MR: I head up the Department of Customer Love at Looker. Our team is located in Santa Cruz and Dublin, Ireland and we are responsible for helping our customers be successful using Looker. We have built a team of Looker experts who help data analysts create data driven cultures in their companies. We’ve got exciting challenges ahead as we tackle significant growth with a growing global customer base.

SCTB: Thoughts on the local tech scene?

MR: I’m excited to be hiring local college grads, local tech folks and attracting top tier talent to live and work in Santa Cruz. More local jobs means more folks living in Santa Cruz seven days a week, 365 days a year and contributing to our community in meaningful ways that are difficult for highway 17 commuters and vacation dwellers.

5. Iris Kavanagh, Coworking With Iris and Women Who Cowork

SCTB: What are you up to professionally?

IK: I work with shared workspace organizations to streamline operations and develop dynamic communities. After leaving NextSpace in 2014, I founded a coworking consultancy focused on helping owners and operators launch and manage successful coworking businesses. I’m currently consulting, working on my podcast, Coworking with Iris, and leading Women Who Cowork, a global alliance of females who own or operate coworking spaces. Locally, I recently co-launched the Live Oak Library’s coworking program with Cat Johnson.

SCTB: Thoughts on the local tech scene?

IK: Being that my work is focused on helping coworking spaces, most of my clients have been outside of Santa Cruz in the past few years. I’ve recently had the opportunity to get my toe wet in the local scene again, through my work with Cat Johnson to get free public coworking into our library system. I’d love to see free coworking in all of the libraries in our county, so that this collaborative approach to work can be enjoyed by people other than just those who can afford to pay for it. I’m also embarking on a project with NextSpace’s new owners, Pacific Workplaces (PAC), which is really exciting. NextSpace Santa Cruz was one of the first coworking spaces in the world and was, for a time, considered one of the best in the world. The community impact dwindled over the past few years and I’m looking forward to working with Maya Delano and the PAC team to exceed the original awesomeness while creating a new, stronger brand. Backed by the logistical prowess of PAC and driven by the human centered priorities that were part of NextSpace’s early success, the focus will again be on helping people run better businesses and lead happier lives through intentional connections, business support and access to tools and resources.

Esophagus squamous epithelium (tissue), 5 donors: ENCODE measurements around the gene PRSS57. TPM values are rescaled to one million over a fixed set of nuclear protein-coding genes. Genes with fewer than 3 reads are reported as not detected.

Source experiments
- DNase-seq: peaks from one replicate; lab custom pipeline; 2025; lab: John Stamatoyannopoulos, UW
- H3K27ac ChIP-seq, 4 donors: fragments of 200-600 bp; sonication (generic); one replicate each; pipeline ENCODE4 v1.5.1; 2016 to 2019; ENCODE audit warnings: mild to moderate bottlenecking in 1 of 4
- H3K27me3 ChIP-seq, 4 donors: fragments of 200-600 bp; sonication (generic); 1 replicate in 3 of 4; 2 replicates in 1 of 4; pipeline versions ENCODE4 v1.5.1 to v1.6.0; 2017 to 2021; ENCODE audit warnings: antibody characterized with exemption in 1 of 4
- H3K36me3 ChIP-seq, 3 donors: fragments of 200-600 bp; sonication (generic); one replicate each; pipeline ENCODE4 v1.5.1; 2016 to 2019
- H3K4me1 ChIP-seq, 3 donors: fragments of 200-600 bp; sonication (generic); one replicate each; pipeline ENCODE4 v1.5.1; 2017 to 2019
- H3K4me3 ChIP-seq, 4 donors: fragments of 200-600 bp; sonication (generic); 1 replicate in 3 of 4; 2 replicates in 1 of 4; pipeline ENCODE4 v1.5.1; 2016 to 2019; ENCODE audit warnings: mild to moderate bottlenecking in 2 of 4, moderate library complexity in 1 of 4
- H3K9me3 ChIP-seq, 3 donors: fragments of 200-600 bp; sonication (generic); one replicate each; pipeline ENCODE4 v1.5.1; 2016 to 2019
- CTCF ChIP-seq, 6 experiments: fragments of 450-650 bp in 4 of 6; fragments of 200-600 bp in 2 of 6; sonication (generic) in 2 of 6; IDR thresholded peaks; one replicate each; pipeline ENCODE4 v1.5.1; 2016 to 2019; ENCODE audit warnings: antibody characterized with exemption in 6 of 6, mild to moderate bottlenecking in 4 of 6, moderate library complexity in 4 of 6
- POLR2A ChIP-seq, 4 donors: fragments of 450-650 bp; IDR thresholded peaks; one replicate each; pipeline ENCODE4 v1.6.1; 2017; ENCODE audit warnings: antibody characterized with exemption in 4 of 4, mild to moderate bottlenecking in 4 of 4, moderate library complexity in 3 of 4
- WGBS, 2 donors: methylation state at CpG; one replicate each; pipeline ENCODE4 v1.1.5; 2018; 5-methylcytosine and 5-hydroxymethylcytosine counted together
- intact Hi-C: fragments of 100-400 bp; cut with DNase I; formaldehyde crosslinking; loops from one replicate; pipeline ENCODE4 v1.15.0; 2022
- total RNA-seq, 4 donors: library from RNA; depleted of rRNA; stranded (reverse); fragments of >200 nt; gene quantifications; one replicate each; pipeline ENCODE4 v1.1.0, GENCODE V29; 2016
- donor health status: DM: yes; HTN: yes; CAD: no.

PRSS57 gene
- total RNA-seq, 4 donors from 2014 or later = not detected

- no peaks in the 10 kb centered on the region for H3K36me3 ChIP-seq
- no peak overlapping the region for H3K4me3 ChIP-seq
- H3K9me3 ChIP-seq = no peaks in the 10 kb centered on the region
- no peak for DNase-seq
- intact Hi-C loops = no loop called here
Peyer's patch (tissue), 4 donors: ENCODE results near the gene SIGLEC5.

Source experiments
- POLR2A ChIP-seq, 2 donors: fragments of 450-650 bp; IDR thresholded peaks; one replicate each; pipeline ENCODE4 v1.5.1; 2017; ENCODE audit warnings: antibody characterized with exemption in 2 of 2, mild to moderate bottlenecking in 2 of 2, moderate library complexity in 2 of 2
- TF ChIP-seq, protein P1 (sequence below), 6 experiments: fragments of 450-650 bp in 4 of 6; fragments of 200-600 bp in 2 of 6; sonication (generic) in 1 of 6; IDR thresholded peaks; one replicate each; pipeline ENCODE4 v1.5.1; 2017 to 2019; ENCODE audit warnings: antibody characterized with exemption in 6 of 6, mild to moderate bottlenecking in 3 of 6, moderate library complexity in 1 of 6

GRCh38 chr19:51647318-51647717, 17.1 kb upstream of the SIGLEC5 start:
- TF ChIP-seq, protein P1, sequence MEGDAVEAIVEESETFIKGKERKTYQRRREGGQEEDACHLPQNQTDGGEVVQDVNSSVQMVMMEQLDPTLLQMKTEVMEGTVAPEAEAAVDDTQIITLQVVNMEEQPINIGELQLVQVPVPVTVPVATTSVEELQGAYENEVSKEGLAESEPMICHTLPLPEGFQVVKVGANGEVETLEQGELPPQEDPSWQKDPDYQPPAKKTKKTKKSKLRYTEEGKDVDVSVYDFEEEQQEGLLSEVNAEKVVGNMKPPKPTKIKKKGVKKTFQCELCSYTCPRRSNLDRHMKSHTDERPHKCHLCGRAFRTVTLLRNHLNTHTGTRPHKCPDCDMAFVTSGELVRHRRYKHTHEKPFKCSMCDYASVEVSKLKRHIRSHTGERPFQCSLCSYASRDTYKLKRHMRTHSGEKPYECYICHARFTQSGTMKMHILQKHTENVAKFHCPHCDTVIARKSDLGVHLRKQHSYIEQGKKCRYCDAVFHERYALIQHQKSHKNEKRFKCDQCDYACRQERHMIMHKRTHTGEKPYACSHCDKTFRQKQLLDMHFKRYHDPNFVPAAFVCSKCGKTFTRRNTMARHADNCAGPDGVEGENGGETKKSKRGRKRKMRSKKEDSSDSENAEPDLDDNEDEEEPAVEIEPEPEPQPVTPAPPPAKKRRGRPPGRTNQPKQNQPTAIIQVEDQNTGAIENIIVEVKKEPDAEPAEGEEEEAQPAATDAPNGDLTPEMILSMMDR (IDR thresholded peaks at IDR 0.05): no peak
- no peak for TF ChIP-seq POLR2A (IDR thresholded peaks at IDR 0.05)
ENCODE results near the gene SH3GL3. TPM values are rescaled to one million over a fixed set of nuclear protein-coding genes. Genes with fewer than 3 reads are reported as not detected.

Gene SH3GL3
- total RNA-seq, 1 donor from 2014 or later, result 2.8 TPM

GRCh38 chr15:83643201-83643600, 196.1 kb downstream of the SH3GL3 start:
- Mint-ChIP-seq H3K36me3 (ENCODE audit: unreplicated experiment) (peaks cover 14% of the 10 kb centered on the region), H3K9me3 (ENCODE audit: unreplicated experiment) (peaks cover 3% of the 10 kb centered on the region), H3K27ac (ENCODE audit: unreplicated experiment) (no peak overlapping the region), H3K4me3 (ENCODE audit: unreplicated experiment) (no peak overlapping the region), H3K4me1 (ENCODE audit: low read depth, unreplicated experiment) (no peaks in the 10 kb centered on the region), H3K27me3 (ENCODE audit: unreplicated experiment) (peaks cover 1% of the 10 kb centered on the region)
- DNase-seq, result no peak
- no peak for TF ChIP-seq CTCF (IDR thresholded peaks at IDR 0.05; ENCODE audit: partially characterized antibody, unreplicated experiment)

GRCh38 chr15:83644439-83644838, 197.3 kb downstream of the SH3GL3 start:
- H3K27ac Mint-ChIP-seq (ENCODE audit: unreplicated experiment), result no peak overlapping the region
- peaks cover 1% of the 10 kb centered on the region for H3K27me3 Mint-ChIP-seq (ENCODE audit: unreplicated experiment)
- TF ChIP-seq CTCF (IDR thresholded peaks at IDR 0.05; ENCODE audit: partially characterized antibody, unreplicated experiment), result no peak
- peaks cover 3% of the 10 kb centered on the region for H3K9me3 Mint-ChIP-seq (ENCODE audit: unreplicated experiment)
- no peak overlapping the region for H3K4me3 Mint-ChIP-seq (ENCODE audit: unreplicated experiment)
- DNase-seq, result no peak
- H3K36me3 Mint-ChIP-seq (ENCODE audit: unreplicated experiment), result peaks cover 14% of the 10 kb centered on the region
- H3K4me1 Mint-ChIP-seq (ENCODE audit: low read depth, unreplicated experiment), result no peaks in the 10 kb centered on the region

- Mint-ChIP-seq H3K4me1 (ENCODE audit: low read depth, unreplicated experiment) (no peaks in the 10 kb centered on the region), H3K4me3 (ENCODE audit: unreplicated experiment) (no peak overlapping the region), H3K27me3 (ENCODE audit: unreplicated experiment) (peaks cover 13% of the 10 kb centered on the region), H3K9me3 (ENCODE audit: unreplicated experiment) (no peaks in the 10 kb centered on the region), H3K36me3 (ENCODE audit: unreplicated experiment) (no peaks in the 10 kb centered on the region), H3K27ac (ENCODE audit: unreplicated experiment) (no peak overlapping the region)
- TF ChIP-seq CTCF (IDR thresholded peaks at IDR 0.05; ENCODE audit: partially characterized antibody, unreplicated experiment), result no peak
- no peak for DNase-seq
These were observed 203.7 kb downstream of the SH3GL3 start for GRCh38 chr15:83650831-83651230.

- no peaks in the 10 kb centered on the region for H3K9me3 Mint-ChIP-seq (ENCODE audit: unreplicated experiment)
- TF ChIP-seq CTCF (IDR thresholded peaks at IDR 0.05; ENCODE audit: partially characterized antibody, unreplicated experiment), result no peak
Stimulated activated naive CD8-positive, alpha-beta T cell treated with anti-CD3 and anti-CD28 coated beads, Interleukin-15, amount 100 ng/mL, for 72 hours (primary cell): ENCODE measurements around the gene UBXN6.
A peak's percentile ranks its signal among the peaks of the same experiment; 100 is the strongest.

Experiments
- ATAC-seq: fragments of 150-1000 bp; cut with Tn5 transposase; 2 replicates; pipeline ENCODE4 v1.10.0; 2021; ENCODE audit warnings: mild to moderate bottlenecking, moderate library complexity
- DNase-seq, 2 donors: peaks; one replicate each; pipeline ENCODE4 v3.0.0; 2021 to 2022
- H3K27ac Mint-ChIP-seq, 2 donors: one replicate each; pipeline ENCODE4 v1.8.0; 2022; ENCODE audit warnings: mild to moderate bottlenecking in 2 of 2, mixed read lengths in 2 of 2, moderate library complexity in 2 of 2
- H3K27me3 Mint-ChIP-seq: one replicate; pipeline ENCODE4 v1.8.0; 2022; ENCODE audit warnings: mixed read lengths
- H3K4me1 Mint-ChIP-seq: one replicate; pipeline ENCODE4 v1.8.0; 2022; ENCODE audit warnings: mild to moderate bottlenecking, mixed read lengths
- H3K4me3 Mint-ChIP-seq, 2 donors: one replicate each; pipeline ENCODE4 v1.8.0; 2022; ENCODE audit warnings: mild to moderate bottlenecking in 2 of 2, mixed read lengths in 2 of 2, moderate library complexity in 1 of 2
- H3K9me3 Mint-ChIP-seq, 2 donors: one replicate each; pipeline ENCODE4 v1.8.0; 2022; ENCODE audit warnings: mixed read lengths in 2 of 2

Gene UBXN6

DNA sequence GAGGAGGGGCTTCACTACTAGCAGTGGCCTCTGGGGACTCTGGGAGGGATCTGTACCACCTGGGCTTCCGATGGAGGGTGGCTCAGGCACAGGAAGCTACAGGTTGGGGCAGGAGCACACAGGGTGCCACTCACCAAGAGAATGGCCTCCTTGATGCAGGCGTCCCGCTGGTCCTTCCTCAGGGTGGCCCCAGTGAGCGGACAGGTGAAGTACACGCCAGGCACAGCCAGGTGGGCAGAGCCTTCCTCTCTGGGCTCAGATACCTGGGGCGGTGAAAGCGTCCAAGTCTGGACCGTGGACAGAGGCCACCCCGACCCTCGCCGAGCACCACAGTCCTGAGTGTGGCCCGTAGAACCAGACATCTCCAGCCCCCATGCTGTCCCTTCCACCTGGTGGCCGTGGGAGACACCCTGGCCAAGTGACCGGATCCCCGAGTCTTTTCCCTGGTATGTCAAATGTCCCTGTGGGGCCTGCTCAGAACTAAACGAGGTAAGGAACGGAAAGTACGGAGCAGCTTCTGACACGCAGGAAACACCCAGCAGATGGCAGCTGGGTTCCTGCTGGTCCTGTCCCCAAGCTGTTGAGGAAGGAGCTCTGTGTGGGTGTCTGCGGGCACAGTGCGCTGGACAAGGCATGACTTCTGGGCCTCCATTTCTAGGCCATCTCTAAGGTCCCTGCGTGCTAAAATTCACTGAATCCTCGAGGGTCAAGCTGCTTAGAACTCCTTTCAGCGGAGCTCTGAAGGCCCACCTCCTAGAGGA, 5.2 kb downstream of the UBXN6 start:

6. Maya Delano, NextSpace

SCTB: What are you up to professionally?

MD: I have been working in the Santa Cruz tech scene for the last 10 years. I made my first real impact with the Santa Cruz Design and Innovation Center in 2008, promoting visionary entrepreneurs to strengthen the city’s design and tech scene. I continued this work as the Senior Community Manager at NextSpace, 2013-2016. After learning that the company was acquired by Pacific Workplaces, I’ve had the opportunity to return to NextSpace, and will continue to help business grow by networking on their behalf and connecting them to tools and resources.

SCTB: What changes have you seen in local tech scene?

MD: The major changes I have seen are that the 1-2 person companies I was working with when I first came back in 2008 have grown to 15-50 employees. Two Pore Guys, for example, is making national headlines with its innovative product and funding. Additionally, I have worked with large companies like Amazon and Magic Leap who have used NextSpace as a landing pad while they establish a permanent office in Santa Cruz. This has been an amazing experience for me as I am able to continue to connect local talent with all types of companies.

7. Suzanne Wouk, Sellhound

SCTB: What are you up to now professionally?

I’m working on my second startup, SellHound, together with my co-founder Geoff Dillon. SellHound is an aggregator of all online secondhand marketplaces. It’s like a Trivago for sellers. I’m also an Executive Mentor at the Santa Cruz Works Accelerator program, as well as UCSC’s Startup Academy, and MIT’s LaunchX program.

SCTB: Thoughts on the local tech scene?

I feel very fortunate to be part of the Santa Cruz tech ecosystem. Even though we are a stone’s throw from Silicon Valley, there is a huge difference between the Silicon Valley startup mentality and that of Santa Cruz. Here there is a genuine closeness and community where you get a real sense that people want you to succeed.